Building a Community: Using Pictures
There are many “buzz” words in education; filtering, understanding, and implementing concepts can seem overwhelming. Many questions arise. Why does it matter? Where do I start? What will this mean for my students? So I focused on one concept: building a community. This is one way my classroom developed their sense of community.
A few words from the “Kid President”
…. (My “hook” to my students)
Why does it matter?
Building a community within and outside of the classroom focuses deeply on the implications and actions of the story it tells to others. I remember a student once proclaiming,” You must live at school, its your home!” That student was 5 years old at the time and those seemingly innocent comments made me think. How can we transform our classroom into a community? “In other words, interaction enables people to build communities, to commit themselves to each other, and to knit the social fabric (Beem 1999: 20).”
Where do I start?
(Setting: Special Education Classroom 2013-14 school year, students k-1)
I started by asking two questions.
What do you want from your teacher?
What do you want from your school?
I looked at them and they looked at me and after several minutes.
“I want friends,” said one student.
“I want to be with them,” said another.
They were looking for social autonomy, social acceptance, and to build their own community. The need for community is evident, clearly important, and an essential component of success in school.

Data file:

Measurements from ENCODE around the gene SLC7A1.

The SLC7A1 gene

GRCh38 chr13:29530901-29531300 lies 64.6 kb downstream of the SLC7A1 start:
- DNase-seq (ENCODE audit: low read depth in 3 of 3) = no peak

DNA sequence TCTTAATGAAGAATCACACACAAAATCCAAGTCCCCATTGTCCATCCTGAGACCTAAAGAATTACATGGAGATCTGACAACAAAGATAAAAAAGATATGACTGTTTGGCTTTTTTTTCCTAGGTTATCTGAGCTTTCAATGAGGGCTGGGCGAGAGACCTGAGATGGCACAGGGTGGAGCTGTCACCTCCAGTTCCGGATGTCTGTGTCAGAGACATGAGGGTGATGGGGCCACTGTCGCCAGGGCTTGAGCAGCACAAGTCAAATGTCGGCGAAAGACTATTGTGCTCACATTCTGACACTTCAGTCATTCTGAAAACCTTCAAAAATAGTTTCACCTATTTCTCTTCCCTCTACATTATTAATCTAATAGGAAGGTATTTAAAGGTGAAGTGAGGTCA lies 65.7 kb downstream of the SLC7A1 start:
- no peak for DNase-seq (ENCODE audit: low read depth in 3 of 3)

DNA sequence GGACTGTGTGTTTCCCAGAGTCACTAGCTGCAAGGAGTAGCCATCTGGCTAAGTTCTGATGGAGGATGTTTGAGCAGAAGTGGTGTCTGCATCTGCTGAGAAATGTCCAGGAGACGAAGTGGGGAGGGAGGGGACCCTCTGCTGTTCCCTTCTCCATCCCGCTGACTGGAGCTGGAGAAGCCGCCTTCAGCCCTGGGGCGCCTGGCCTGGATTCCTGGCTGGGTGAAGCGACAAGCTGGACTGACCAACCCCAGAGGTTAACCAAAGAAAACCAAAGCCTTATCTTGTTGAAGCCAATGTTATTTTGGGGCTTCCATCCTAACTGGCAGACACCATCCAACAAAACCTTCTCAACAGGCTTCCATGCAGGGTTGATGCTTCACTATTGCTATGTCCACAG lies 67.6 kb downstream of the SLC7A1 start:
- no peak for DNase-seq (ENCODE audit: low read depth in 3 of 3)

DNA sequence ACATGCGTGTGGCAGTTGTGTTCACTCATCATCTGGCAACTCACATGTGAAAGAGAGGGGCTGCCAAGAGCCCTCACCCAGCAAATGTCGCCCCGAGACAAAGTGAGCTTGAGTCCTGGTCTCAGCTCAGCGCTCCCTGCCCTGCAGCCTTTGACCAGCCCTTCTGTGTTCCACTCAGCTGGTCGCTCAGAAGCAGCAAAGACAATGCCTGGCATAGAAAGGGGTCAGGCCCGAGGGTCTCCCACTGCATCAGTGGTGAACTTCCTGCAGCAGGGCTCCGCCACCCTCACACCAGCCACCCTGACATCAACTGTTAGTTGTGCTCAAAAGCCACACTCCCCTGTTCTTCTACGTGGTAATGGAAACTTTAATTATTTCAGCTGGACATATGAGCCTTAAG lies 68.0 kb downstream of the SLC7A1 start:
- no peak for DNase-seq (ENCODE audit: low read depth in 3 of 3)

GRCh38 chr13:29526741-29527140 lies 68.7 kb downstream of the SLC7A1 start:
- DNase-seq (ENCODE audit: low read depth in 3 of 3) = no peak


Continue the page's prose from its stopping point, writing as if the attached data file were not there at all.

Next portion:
As a classroom we set expectations:
Respect for one another. This meant students understood we all have our own need to express ourselves, share ideas, and the right to react differently. We did not all have to be the same. Instead we celebrated and encouraged free thinking, differences, and others success.
We succeeded together and failed together.
We brought our individual talents together and showcased them individually as well.
My Role: “Coach”
- Provide experiences for them to grow as individuals
- Show them how to fail; how to react to failure and use it to succeed
- Use their interdependence to collaborate and grow academically and socially
Then we overhauled the classroom. We sat down as a group and I asked them to show me how they wanted to learn. I gave them guidelines: we have to be able to see the projector, avoid placing tables near the sink, and we need to be able to see one another. From there they created a learning environment they wanted. We developed our own identity as a classroom. They created a wall of our pets. A dedicated space they could go to when they needed space and see from afar. They wanted deep connections they could see. It was a special place they went to “turn it around,” think, and connect. Soon our idea of community spread to other students their age. Every morning a few students would come by and visit our wall dedicated to animals. Making comments, laughing, and at times bringing their own photos as a contribution. It became a focal point of our room that symbolized their way of connecting to their community. By the end of the year they had accomplished their goals of connecting and making friends.
Upcoming school year 2014-15:
Collaborate with students to build their community to create academic and social change.